In late summer, I would swim and stream-walk a small section of the Raccoon River. While sedimented for decades now, the water was clear in the shallows. For a few years now, the water is pea-green from edge-to-edge. For decades and worse now, this water has strongly contributed to a vast hypoxia zone in the Gulf.
In the 1980s, I wrote about the wisdom of the river, focusing on the Des Moines River as a living, very open metaphor for the essential streaming dynamic of the universe that is within us as well in the streaming of our body metabolism and thought.
Monday, November 7, 2016
We Do Not Save The Earth; The Earth Saves Us
Great Blue Heron / Raccoon River, Iowa, [Paige Andreas photo, Nov 2016]
The Your 2 Cents’ Worth excerpts, Part 5 [various readers submissions/ Des Moines Register]:
NOTE: “2 Cent” folks are published anonymously in the DM Register. With anonymity, you can say damn near anything, but that doesn’t guarantee you make the paper. This “secrecy” brings out the cranky curmudgeon, sour, grip aspect of folks that is typically not our best side. But, goddammit, sometimes something needs to be said, and when it comes to water quality--or lack thereof in Iowa water--these comments are often spot-on in fact.
We could simply bow to the river or go there with quasi-shamanic drums and good intentions and, likely, and perhaps more realistically than trying to do something politically, we might eventually psycho-spiritually really clean the waters (in sort of the way of our Maharishi friends in Fairfield, Iowa try to do, by “just getting that right quantity of meditative participants to tweak the universe in the right direction.”)
I think the admonition that “We do not save the Earth, the Earth saves us,” is likely the real way things work. When it comes to water quality, it is not really about saving the Earth, but rather about improving human life.
And yet, perhaps it wouldn’t hurt to alter our approach, given the fact that our drinking water, cleansed of nitrates, smells like chemical. Rather than hope in Iowa that our eternal governor Branstad will clean our water, we need to wake up and top being abused by total lies. Go back, year by year if you must, and find his actions for clean water instead of legislation and support for degradation of water. This is not just a Branstad-thing; it is the American way that needs tob e confronted. The American “dust bowl” is the not the result of drought. It is the result of exploitation and, literally, lies by money-makers that ruined folks lives. We live in a time where science is a wondrous strategy that has literally made more people, but that is often disregarded as a fact when the facts do not support the reality. In Iowa, the 2016 push is for a 3/8th penny sale tax to support physical changes in the farm landscape that would improve water quality.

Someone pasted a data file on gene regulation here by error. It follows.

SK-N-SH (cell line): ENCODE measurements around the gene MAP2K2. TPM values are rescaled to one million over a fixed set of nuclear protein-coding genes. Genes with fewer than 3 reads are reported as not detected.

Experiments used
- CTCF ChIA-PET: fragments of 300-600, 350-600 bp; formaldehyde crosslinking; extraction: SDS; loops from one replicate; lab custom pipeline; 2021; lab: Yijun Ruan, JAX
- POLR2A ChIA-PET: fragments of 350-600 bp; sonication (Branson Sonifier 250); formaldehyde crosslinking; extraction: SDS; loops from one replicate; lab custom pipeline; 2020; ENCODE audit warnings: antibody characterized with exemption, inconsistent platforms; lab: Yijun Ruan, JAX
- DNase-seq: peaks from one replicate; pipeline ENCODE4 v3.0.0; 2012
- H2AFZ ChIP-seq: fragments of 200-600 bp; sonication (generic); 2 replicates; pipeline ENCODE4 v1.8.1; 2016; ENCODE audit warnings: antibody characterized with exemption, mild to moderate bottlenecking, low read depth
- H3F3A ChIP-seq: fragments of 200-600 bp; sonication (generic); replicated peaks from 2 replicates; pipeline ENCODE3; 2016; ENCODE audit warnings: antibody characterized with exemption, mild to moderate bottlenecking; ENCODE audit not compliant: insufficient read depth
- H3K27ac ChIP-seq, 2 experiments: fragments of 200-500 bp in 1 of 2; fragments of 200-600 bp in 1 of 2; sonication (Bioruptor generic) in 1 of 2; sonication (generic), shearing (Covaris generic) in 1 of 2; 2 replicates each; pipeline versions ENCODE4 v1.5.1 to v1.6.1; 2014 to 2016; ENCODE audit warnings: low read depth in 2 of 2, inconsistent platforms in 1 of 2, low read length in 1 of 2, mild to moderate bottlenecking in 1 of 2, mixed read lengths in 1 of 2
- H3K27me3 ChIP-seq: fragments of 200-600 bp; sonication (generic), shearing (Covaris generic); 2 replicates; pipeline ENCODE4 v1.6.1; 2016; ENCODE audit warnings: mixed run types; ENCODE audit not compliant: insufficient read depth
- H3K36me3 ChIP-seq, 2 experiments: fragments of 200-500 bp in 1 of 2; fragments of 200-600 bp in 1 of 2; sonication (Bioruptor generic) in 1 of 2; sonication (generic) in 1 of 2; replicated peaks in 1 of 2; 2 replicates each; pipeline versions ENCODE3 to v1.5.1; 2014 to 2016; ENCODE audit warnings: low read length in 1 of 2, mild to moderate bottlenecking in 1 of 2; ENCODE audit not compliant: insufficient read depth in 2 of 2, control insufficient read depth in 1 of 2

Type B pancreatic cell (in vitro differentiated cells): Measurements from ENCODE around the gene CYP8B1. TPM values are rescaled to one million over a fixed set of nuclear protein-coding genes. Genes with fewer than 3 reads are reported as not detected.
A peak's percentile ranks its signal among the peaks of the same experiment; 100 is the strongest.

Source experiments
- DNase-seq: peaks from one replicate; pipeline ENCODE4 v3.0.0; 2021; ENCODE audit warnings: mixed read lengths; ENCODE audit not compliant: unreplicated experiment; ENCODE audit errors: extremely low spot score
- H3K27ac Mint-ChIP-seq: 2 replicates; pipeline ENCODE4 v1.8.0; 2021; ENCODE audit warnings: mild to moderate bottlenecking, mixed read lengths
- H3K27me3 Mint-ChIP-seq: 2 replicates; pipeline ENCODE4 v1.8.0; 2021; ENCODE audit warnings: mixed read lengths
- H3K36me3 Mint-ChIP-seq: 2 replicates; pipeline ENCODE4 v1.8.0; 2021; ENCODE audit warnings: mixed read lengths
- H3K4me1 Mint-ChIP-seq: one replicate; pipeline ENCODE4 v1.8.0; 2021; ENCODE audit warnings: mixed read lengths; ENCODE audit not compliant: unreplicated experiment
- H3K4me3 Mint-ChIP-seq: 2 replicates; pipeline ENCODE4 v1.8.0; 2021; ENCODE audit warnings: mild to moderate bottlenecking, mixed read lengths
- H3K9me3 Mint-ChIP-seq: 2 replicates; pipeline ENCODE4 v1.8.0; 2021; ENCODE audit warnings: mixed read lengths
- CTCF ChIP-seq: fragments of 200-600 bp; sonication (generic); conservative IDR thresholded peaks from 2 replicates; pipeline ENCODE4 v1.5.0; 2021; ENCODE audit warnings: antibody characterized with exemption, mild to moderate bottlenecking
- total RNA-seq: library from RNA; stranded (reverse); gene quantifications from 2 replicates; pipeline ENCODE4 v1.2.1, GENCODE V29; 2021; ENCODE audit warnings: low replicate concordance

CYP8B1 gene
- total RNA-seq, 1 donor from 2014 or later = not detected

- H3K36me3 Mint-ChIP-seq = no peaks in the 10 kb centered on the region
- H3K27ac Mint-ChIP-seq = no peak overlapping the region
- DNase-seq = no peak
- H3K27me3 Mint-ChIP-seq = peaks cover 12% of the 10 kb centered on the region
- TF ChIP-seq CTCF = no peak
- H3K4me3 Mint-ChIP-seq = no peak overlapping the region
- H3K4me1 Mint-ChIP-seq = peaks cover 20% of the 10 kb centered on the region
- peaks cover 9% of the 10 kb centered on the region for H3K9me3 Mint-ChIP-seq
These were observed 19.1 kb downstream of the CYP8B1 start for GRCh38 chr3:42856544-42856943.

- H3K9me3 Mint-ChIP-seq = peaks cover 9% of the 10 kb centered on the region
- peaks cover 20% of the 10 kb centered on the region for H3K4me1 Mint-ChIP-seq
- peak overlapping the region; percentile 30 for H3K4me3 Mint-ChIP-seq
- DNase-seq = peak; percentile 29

We likely need to do much more than pay a tax that will not alter the industrial ag system. We need to call them out for their deception. Why? because it is harmful right now. It would barely touch the problem, and has no expectations.
While it can sound esoteric, we might begin to listen to the voice of water as if it is trying to tell us something important--not just for better smelling water or even for health. Perhaps water is holy and sacred in a way that holy and sacred are practical and economically rich. We have water in Iowa that is cloud-given, and fairly dependable, for which folks across the globe would give their eye-teeth. The clatter or everyday life seems to overwhelm us. It is a time to slow, listen, and see what appears. It’s not for certain and “certain” is what we like. Sorry, no certain, not ever.
Tim Urban, “Farmers are protected; what about other Iowans?,” Letters To Editor, Des Moines Register, 10/25/16:
A report on KCRG TV in Cedar Rapids revealed that “nearly all Iowa farms, about 154,000 enrolled in safety-net programs, are going to get financial assistance for the 2015 crop year.” The programs are designed to protect against drops in crop prices due to market downturns. The Iowa Farm Service Agency said corn prices are 32 percent below the benchmark price for the Agricultural Risk Coverage program, and soybeans are 27 percent below the benchmark price.
It seems the height of hypocrisy for farm interests to lambaste Democrats for too many government subsidies while they are protected from the vagaries of the market place. It is even more remarkable that during times when farm interests were making large profits, they resisted conservation set-asides or other policies to mitigate against nitrate pollution. I am in favor of price supports but I would like to see the farm lobby start to favor government spending on pollution mitigation, including the 3/8 percent sales tax increase approved by Iowa voters and taxation of fertilizer to pay for nitrate mitigation.
If Iowa farmers are protected from low prices, Iowa residents should be protected from farm pollution.
Why do self-described futurists focus so much on technology? It would be just as helpful to talk about what we’re going to do as global aquifers steeply drop and global topsoil washes away in massive amounts. Not as much fun as driverless cars, of course, so maybe that’s why.
I have a three-year-old wetland on the edge of my land that cleans water from neighboring cornfields. It gets too much pollution, and now two neighbors are adding drainage tile that will increase the pollution. Iowa is not serious about clean water.
Terry Branstad saying he’ll lead the cleanup of Iowa’s polluted water is like Donad Trump saying he respects women.
Indians were the first Americans. The white man drove them from their land onto reservations. Again they are trying to protect the land given to them from the white man! Water is, to them, the source of life and a pipeline is going to be built under the Missouri River. Who is that callous and stupid?